In its Rule 1925 Opinion, the trial court requested the Commonwealth Court to affirm its decision that the jerk and jolt doctrine did not apply and that the trial court had not abused its discretion in denying SEPTA’s Motions for Judgment Notwithstanding the Verdict entered by the jury.

Anyone wishing to review a copy of this decision may click this LINK.


Source: Law.com: “The Legal Intelligencer Common Pleas Alert” (May 15, 2024).




Friday, June 21, 2024

Plaintiff's Claim of Two Impacts Helps To Defeat Summary Judgment Motion in Chain Reaction Accident Case


In the case of Akbar v. Glover, No. 10572-CV-2023 (C.P. Erie Co. May 22, 2024 Ridge, J.), the court denied a Motion for Summary Judgment filed by a Defendant driver that was the last car at the end of a chain reaction accident.

According to the Opinion, the Plaintiff was rear-ended by Defendant in the car behind the Plaintiff. 

The second Defendant then came along and rear-ended the first Defendant. 

The Plaintiff alleged a chain reaction and asserted that the first Defendant was caused to hit the rear of the Plaintiff’s vehicle a second time after that first Defendant was rear-ended by the second Defendant. Both Defendants were named in the lawsuit.

The second Defendant filed a Motion for Summary Judgment asserting that the Plaintiff did not show a prima facie case of that Defendant’s negligence. 

The second Defendant asserted that the Plaintiff admitted that he did not see the second Defendant's vehicle before the impact and that, therefore, the Plaintiff could not establish that there was a second collision with her vehicle caused by the second Defendant. That Defendant asserted that the fact that the Plaintiff allegedly “experienced” an alleged second impact was not enough.

The court denied the second Defendant's Motion for Summary Judgment. 

In doing so, the court pointed to the Plaintiff’s statement that she felt two (2) impacts. 

Moreover, the court noted that the first Defendant testified that there was no definitely no second impact caused solely by that first Defendant.

The record before the Court also showed that the second Defendant admitted that they did not know whether the collision with the first Defendant had caused the second impact with the Plaintiff's vehicle.

Finding that there were issues of fact to be decided by a jury, the judge denied the Motion for Summary Judgment.

Anyone wishing to review a copy of this decision may click this LINK.

I send thanks to Attorney Brandon R. Keller of the Pittsburgh law firm of Ainsman Levine, LLC for bringing this case to my attention.


Source of image:  Photo by Burak the Weekender on www.pexels.com.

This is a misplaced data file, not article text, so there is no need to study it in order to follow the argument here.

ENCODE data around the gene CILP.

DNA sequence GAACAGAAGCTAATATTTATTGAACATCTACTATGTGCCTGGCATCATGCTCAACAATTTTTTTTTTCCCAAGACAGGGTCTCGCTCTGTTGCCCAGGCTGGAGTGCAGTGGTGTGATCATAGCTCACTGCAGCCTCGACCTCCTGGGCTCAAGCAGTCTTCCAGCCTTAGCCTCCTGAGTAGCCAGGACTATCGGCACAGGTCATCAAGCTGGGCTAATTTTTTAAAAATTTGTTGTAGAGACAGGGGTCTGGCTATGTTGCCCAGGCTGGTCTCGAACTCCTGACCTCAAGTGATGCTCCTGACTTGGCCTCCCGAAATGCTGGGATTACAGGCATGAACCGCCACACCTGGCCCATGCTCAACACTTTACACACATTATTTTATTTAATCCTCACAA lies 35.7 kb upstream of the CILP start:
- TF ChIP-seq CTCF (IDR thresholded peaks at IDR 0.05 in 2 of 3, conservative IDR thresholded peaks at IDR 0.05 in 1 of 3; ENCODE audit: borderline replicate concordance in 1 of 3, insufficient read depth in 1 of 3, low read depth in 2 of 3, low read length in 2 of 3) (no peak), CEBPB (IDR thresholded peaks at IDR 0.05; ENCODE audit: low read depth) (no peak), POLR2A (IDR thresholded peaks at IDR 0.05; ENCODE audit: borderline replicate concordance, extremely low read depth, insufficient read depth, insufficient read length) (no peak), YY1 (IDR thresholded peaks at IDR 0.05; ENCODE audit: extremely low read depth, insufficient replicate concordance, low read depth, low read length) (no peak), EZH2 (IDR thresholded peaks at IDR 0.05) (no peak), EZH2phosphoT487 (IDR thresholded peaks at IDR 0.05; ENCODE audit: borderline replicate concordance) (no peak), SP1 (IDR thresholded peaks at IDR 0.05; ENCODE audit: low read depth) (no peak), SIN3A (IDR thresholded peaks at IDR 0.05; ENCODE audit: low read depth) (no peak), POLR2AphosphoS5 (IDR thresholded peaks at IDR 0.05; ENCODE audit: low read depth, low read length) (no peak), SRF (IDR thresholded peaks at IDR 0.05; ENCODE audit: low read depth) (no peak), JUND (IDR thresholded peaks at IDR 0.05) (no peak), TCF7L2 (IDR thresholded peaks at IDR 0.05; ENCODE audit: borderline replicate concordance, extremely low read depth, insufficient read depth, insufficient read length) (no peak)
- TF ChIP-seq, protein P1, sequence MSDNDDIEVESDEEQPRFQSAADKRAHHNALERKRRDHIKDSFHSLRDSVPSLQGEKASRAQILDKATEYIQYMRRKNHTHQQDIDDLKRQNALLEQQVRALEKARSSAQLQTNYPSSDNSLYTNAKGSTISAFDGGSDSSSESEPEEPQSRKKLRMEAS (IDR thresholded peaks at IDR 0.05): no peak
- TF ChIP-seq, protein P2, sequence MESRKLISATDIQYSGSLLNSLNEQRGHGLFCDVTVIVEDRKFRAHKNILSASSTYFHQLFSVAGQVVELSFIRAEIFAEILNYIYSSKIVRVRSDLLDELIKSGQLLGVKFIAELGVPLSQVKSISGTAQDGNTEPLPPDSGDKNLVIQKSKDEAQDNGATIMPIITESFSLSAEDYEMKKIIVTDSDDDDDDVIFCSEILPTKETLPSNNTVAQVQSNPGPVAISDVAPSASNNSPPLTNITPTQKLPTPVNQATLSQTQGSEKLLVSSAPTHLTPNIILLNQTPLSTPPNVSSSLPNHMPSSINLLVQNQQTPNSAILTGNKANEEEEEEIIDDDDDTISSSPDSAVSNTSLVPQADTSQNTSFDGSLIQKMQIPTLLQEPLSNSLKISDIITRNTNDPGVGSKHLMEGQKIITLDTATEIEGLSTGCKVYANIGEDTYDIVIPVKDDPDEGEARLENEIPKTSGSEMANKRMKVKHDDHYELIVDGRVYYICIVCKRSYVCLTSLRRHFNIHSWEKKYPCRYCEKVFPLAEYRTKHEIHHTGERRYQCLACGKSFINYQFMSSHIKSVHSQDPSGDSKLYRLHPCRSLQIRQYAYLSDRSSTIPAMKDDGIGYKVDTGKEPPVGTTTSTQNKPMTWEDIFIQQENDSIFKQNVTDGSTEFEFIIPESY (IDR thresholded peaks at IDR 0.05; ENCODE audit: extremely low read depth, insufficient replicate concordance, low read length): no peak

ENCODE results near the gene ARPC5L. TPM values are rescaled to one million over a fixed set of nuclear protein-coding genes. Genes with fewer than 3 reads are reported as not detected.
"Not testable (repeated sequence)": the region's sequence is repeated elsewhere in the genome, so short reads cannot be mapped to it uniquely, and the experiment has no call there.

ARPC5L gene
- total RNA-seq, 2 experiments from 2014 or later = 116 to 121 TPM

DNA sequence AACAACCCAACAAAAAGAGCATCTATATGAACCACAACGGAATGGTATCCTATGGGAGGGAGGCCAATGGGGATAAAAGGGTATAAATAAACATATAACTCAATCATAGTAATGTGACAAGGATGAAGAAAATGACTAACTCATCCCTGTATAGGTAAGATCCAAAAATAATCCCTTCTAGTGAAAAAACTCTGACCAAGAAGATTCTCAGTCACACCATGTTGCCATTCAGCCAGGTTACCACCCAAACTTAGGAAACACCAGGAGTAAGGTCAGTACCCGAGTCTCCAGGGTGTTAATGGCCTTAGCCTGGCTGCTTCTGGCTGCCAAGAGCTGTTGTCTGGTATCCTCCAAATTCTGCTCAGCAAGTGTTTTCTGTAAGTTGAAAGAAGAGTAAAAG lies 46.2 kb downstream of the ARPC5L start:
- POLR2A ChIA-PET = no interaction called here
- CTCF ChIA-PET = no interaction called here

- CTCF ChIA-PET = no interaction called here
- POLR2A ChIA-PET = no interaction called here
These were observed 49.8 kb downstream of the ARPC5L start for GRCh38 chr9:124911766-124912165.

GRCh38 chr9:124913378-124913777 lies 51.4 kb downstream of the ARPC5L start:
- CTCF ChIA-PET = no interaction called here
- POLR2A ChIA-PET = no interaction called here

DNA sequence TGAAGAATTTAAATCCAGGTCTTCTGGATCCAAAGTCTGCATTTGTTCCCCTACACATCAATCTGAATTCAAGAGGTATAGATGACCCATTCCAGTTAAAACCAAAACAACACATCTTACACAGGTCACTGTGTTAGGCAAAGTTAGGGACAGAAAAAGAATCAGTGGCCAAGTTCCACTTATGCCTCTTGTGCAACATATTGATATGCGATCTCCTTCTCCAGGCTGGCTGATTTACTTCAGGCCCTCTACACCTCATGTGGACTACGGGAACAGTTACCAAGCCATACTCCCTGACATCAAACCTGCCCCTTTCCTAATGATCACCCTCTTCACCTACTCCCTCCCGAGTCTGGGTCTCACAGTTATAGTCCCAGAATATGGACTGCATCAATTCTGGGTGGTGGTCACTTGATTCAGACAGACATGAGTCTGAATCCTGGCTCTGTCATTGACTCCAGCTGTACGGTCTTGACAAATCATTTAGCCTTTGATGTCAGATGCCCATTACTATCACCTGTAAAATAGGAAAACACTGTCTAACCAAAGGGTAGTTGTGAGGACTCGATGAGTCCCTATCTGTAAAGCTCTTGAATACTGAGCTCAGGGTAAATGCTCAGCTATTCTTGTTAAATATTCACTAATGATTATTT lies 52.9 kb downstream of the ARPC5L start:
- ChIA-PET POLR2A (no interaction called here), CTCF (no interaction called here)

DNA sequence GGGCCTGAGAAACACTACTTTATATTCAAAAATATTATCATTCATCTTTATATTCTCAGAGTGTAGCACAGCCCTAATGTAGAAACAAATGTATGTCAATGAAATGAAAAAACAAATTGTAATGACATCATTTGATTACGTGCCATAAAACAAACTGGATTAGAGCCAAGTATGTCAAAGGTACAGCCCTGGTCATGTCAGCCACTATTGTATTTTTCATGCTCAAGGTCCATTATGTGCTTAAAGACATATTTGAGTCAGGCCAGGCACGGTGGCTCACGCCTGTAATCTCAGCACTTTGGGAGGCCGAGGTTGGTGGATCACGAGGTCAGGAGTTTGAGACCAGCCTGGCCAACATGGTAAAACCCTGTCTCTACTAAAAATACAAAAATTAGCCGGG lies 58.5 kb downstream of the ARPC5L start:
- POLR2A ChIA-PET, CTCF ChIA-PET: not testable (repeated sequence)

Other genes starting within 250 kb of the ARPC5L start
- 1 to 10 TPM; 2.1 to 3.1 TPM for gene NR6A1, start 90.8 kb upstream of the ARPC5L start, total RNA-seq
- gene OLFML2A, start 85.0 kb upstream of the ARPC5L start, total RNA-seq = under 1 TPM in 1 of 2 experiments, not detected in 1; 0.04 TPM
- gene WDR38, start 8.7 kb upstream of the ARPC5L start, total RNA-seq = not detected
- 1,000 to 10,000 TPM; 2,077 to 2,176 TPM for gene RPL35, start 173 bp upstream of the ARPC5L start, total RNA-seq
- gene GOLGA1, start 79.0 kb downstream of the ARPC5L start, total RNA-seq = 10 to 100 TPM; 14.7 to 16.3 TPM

Thursday, June 20, 2024

Federal Court UIM Bad Faith Claim Dismissed Where Plaintiff Did Not Plead Sufficient Facts


In the case of Hampton v. Progressive Insurance Company, 2:24-CV-01011-MAK (E.D. Pa. May 21, 2024 Kearney, J.), the court granted a Motion to Dismiss a Plaintiff’s bad faith claims and claims under the Pennsylvania Unfair Trade Practices and Consumer Protection Law in a UIM case.

According to the Opinion, the Plaintiff secured the $15,000.00 liability limits from the third party tortfeasor and then pursued this UIM claim.

After the UIM carrier offered $1,000.00 in settlement, the Plaintiff filed a breach of contract action that included claims for statutory bad faith and unfair trade practices claims.

The court ruled that the Plaintiff’s bad faith claim failed where the Plaintiff failed to plead sufficient facts alleging any unreasonable conduct by the carrier or any facts that would support an inference of unreasonableness with respect to the carrier’s settlement offer.

The court otherwise stated that the Plaintiff failed to identify specific actual omissions by the Defendant carrier that were unreasonable or indicative of bad faith. Rather, the Plaintiff only made conclusory allegations that the Defendant’s settlement offer below is UIM policy limits demonstrated bad faith. The court stated that the Plaintiff did not pled any specific facts with regards to how the Defendant carrier evaluated the UIM claim or any facts that would support an inference that the $1,000.00 settlement offer was unreasonable.

Anyone wishing to review a copy of this decision may click this LINK.  The Court's companion Order can be viewed HERE.


Source: Law.com, “The Legal Intelligencer Federal Case Alert” (June 13, 2024).


Source of image:   Photo by Mikhail Nilov on www.pexels.com.

Federal Court Rules that Plaintiff Must Plausibly Identify the Seller of the Product in the Complaint


In the case of McKnight v. Amazon.Com Inc., No. 23-1449 (E.D. Pa. May 14, 2024 Pratter, J.), the court granted in part and denied in part a Motion to Dismiss.

The case arose out of a claim that the Plaintiff allegedly suffered injuries from using a mole cream on his scalp.